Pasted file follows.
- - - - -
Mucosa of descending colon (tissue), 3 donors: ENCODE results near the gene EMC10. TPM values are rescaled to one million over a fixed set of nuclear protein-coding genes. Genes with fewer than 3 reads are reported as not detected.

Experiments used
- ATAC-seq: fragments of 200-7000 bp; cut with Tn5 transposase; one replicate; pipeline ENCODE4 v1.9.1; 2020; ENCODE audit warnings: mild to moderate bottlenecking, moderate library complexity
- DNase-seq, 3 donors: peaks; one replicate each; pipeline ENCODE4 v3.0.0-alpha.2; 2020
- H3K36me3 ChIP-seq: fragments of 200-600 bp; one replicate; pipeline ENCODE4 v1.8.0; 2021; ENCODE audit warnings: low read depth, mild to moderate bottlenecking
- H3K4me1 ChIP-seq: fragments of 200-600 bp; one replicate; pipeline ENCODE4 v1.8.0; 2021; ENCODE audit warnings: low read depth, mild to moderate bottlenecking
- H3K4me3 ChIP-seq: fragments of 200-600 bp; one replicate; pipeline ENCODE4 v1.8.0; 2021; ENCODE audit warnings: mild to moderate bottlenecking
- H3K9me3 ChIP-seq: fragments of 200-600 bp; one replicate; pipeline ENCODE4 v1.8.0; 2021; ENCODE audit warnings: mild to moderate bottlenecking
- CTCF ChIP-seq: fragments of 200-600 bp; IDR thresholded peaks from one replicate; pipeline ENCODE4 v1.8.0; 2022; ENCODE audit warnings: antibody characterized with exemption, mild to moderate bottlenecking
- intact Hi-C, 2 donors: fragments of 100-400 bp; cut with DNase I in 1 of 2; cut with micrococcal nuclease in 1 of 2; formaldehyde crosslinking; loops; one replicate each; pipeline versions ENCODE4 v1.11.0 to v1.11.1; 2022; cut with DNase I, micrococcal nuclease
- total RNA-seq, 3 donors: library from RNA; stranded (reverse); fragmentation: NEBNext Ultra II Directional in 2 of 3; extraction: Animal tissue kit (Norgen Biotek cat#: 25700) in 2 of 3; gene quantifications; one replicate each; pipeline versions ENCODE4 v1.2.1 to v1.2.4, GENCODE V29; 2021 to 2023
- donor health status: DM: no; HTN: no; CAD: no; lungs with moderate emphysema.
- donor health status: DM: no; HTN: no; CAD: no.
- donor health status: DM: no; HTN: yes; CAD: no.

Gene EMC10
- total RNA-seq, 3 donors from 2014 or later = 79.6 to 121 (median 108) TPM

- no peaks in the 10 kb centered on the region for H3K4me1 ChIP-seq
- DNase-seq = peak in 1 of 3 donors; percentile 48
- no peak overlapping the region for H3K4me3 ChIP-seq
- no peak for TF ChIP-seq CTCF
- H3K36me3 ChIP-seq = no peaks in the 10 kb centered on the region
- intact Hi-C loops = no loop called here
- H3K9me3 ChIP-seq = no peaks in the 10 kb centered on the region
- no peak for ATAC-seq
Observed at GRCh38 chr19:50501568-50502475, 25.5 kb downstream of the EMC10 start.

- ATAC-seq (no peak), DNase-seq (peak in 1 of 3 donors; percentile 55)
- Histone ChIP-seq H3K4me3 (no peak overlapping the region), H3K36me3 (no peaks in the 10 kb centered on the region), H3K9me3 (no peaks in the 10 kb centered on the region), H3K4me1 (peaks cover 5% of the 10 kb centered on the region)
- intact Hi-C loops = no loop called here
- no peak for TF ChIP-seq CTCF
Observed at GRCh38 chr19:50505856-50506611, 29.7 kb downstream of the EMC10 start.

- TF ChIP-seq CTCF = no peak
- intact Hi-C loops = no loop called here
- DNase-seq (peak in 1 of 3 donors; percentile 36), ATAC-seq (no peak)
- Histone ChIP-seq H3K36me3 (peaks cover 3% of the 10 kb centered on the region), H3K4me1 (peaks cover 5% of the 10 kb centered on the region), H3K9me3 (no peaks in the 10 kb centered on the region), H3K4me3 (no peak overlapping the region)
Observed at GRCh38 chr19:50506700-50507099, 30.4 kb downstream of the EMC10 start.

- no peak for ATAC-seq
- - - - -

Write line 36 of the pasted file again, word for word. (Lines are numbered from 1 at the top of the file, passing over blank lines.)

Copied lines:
- no peak for ATAC-seq